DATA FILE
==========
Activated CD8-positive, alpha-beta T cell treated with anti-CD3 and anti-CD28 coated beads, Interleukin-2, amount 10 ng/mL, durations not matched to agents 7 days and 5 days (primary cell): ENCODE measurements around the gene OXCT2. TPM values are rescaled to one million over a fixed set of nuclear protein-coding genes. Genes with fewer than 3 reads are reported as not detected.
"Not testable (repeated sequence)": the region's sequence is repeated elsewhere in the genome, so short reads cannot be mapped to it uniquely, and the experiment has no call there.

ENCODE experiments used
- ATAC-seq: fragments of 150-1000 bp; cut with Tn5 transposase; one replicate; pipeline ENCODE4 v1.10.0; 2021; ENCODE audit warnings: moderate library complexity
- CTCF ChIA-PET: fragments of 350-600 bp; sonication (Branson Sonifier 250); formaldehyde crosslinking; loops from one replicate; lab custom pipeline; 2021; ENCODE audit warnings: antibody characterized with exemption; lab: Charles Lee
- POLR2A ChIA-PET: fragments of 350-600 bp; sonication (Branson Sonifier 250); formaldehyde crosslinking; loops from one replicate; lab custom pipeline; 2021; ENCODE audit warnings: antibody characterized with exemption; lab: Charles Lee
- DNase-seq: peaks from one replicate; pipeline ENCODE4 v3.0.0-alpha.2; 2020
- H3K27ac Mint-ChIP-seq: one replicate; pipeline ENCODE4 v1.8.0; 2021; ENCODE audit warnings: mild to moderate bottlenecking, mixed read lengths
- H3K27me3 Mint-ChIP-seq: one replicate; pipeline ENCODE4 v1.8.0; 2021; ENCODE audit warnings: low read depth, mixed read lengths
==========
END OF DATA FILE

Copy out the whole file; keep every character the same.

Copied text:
Activated CD8-positive, alpha-beta T cell treated with anti-CD3 and anti-CD28 coated beads, Interleukin-2, amount 10 ng/mL, durations not matched to agents 7 days and 5 days (primary cell): ENCODE measurements around the gene OXCT2. TPM values are rescaled to one million over a fixed set of nuclear protein-coding genes. Genes with fewer than 3 reads are reported as not detected.
"Not testable (repeated sequence)": the region's sequence is repeated elsewhere in the genome, so short reads cannot be mapped to it uniquely, and the experiment has no call there.

ENCODE experiments used
- ATAC-seq: fragments of 150-1000 bp; cut with Tn5 transposase; one replicate; pipeline ENCODE4 v1.10.0; 2021; ENCODE audit warnings: moderate library complexity
- CTCF ChIA-PET: fragments of 350-600 bp; sonication (Branson Sonifier 250); formaldehyde crosslinking; loops from one replicate; lab custom pipeline; 2021; ENCODE audit warnings: antibody characterized with exemption; lab: Charles Lee
- POLR2A ChIA-PET: fragments of 350-600 bp; sonication (Branson Sonifier 250); formaldehyde crosslinking; loops from one replicate; lab custom pipeline; 2021; ENCODE audit warnings: antibody characterized with exemption; lab: Charles Lee
- DNase-seq: peaks from one replicate; pipeline ENCODE4 v3.0.0-alpha.2; 2020
- H3K27ac Mint-ChIP-seq: one replicate; pipeline ENCODE4 v1.8.0; 2021; ENCODE audit warnings: mild to moderate bottlenecking, mixed read lengths
- H3K27me3 Mint-ChIP-seq: one replicate; pipeline ENCODE4 v1.8.0; 2021; ENCODE audit warnings: low read depth, mixed read lengths